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If You Are Injured In A Dog Attack, You May Be Entitled To Damages Under Illinois Law

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When you are attacked by a dog, you can suffer severe injuries and mental anguish. In the State of Illinois, there are several ways you can recover monetary damages to compensate for your injuries. You should consult with an Illinois personal injury attorney who can help you understand your case.

Illinois state law says that dog owners can be held strictly liable for injuries inflicted by their pets. The Illinois Animal Control Act says that:

“If a dog or other animal, without provocation, attacks, attempts to attack, or injures any person who is peaceably conducting himself or herself in any place where he or she may lawfully be, the owner of such dog or other animal is liable in civil damages to such person for the full amount of the injury proximately caused thereby.”Â

Under our state’s Animal Control Act, the dog owner must pay for damages if you are injured. An “owner” can be a person who has a property right in the animal, or a person who keeps or cares for the animal. A person may be considered an “owner” simply by allowing the dog to remain on his or her property. When you are attacked by a dog belonging to a friend or family member, you might feel uncomfortable about suing for damages. However, it is important to know that these damages are often paid by a homeowner's insurance policy.

A dog owner may assert two main defenses when his or her dog has injured someone. The dog owner may not be liable for damages if the injury victim was trespassing at the time of the attack, or if the injury victim provoked the dog into attacking. Still, there are some instances where trespass and provocation are not easy to determine. A child might be attacked when he or she unknowingly trespasses onto someone's property. Provocation can also be difficult to discern if the injury victim was arguing with the dog’s owner, or the injury victim unintentionally provokes the dog. For example, a dog might attack because someone dropped a large object near the dog, or accidentally stepped on a sleeping dog’s tail. In these situations, a judge or jury may need to decide whether to hold the dog owner liable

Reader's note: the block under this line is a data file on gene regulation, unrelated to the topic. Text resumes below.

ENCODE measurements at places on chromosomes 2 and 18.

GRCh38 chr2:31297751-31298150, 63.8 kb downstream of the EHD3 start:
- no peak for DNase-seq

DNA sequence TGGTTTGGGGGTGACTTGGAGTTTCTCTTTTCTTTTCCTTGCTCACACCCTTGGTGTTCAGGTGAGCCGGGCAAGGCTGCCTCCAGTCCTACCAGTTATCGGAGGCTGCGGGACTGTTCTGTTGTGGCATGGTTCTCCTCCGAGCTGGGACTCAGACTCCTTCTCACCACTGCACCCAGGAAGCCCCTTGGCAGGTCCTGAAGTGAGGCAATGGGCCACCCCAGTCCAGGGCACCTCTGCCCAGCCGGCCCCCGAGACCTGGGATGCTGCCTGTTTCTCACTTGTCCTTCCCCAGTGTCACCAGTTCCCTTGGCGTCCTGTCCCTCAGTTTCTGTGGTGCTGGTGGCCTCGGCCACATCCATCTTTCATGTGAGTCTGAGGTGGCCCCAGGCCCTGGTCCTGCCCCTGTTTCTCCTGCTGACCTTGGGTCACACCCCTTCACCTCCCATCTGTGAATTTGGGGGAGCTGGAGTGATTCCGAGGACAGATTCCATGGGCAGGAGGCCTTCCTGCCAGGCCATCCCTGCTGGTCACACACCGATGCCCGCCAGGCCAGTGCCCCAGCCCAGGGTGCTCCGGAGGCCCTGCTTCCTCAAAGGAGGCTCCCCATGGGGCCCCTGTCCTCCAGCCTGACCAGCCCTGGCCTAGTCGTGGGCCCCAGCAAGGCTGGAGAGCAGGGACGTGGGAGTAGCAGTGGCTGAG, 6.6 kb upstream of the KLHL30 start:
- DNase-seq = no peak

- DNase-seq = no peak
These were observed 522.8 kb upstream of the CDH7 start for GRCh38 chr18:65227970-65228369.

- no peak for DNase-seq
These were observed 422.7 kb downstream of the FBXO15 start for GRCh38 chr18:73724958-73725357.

When you are attacked by a dog, you can sue based on the wording of the Animal Control Act above. You can also sue under the legal principles of negligence and negligence per se.

Negligence is when a person owes a duty to protect someone from harm and fails in that duty, thereby causing an injury. In order to win a lawsuit in an ordinary negligence claim, you must prove that the dog owner owed a duty to protect you from his or her dog, and that you were injured because the owner failed to protect you.

Negligence per se is a special type of negligence claim where a person violates a safety ordinance, resulting in an injury. When a dog owner violates a safety ordinance and injures a person whom that ordinance was designed to protect, that dog owner is liable for damages under the principle of negligence per se. In these cases the existence of a safety ordinance proves that the dog owner had a duty to protect you, and a violation of that ordinance proves there was a breach of duty. These safety ordinances can be found in the wording of the Illinois Animal Control Act, or they may be found in local ordinances. For example, the Chicago Animal Care and Control Ordinance is a local safety ordinance requiring owners to keep their dogs on a leash whenever they are not confined.

Whether you seek compensation under the Illinois Animal Control Act or under the legal principles of negligence or negligence per se, you must show that you have been damaged by the attack. These damages can include medical bills, disfigurement, pain and suffering, lost wages, and mental anguish. Your injuries may be the result of actual scratching and biting, or they may be injuries you sustained while running or climbing or otherwise trying to escape from the dog. You may also suffer from emotional distress without coming into direct contact with the dog. This may occur if you were standing close by when the dog mauled another person, or if you were chased and menaced by the dog.

If you've been attacked by a dog, you should talk to a personal injury attorney who can explain your rights. Our pets are considered to be beloved family members, but a dog attack is a very serious matter. Talk to a Chicago dog bite attorney at Cavanagh Law Group by contact us today.

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To speak to a professional and find out if you have grounds to file an injury lawsuit, call our firm at (844) 515-2223 or fill out the form below.

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